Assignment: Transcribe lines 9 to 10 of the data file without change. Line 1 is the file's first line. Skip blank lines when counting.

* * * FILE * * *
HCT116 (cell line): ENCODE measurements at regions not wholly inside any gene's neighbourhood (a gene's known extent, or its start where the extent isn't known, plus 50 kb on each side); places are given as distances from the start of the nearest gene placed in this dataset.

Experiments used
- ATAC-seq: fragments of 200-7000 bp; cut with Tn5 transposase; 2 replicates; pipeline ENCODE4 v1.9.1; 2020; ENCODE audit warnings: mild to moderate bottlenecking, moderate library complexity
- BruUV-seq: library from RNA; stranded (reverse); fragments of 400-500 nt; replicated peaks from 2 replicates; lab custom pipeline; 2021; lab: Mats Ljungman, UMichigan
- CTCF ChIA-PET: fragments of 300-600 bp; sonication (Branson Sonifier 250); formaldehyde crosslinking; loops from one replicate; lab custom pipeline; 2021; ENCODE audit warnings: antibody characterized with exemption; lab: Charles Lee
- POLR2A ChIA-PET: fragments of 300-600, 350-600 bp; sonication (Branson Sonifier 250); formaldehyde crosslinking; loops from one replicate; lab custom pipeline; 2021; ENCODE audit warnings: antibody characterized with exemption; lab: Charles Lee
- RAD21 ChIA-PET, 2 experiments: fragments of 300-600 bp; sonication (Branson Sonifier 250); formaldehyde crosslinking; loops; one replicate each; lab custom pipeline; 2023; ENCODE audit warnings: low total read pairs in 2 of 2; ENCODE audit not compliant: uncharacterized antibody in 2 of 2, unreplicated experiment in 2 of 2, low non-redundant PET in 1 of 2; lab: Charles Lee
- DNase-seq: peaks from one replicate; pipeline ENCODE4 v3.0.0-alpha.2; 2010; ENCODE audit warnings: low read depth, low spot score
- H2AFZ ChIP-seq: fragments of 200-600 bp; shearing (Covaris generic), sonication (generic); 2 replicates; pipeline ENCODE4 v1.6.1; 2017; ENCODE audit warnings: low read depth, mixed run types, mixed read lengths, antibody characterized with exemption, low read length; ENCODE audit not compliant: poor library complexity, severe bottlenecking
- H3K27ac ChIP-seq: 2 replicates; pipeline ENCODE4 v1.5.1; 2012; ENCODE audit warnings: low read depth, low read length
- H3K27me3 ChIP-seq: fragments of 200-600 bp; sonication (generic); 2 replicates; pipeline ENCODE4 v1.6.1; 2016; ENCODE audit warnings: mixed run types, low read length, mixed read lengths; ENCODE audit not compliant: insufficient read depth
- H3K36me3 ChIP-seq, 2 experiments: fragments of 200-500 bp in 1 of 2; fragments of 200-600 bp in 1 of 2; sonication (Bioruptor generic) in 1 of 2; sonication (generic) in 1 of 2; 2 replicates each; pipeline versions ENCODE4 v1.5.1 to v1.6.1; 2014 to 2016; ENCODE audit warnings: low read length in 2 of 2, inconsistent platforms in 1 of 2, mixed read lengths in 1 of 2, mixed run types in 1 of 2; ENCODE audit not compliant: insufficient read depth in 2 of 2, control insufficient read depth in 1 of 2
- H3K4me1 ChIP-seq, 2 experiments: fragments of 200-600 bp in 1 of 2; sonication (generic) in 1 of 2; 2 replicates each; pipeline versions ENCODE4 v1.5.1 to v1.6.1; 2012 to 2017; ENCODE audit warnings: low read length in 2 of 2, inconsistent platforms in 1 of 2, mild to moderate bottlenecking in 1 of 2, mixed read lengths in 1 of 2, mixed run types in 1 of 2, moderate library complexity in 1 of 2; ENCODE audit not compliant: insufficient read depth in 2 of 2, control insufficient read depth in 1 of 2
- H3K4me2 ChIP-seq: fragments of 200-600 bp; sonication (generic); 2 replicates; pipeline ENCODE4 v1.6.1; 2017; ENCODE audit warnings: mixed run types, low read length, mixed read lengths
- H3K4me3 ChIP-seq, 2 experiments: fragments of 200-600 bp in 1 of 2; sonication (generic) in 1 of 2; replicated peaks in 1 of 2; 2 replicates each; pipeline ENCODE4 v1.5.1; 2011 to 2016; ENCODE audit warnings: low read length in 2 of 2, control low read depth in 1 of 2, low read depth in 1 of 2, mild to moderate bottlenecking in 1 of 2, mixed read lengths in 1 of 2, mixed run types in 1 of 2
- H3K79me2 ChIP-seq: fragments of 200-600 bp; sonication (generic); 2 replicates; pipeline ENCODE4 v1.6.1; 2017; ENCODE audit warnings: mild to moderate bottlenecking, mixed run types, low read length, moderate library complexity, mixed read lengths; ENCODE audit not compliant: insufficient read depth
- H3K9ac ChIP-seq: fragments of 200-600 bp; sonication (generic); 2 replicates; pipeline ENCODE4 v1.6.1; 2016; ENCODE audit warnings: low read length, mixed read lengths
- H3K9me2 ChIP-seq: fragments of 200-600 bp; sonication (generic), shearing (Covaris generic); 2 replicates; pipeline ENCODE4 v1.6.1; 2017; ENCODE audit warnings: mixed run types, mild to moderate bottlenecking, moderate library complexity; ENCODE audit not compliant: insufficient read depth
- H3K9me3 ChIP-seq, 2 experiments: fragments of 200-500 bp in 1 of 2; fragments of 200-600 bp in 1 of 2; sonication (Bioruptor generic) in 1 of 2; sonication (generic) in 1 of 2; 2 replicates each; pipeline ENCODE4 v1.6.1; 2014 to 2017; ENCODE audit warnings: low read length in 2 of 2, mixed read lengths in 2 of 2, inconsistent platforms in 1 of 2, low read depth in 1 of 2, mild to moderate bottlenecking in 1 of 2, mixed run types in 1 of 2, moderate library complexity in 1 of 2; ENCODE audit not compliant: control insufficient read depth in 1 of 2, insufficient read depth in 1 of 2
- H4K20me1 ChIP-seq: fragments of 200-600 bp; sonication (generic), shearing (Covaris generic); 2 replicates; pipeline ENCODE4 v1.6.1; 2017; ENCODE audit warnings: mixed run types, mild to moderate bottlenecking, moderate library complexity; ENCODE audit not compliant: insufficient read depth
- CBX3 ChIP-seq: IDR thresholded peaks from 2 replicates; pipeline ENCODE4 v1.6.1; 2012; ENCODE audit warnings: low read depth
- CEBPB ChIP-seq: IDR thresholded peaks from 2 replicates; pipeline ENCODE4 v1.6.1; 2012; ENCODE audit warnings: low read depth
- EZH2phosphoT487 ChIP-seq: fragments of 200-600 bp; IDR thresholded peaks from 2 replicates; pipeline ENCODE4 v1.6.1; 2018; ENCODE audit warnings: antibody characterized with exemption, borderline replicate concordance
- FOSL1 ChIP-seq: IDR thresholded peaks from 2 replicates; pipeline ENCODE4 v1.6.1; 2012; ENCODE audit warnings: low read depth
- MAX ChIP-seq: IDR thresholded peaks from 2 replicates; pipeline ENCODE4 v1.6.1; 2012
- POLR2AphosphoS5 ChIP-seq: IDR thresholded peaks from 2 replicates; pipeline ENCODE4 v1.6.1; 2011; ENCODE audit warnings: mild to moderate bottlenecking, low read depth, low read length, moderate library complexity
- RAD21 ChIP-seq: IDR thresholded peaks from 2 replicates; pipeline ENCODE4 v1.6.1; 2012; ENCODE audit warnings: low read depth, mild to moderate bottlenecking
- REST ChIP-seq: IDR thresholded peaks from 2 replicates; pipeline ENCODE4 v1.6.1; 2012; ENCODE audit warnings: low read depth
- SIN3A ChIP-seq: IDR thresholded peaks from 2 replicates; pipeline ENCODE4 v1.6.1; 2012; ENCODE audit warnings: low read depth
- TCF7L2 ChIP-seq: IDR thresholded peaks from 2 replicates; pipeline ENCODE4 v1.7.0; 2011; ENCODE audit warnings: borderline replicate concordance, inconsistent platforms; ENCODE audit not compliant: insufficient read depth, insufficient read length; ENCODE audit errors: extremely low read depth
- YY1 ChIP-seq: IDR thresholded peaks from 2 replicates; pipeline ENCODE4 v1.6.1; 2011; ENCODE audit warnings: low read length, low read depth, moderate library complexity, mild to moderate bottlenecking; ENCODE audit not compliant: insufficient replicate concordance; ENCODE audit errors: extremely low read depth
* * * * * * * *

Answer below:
- H2AFZ ChIP-seq: fragments of 200-600 bp; shearing (Covaris generic), sonication (generic); 2 replicates; pipeline ENCODE4 v1.6.1; 2017; ENCODE audit warnings: low read depth, mixed run types, mixed read lengths, antibody characterized with exemption, low read length; ENCODE audit not compliant: poor library complexity, severe bottlenecking
- H3K27ac ChIP-seq: 2 replicates; pipeline ENCODE4 v1.5.1; 2012; ENCODE audit warnings: low read depth, low read length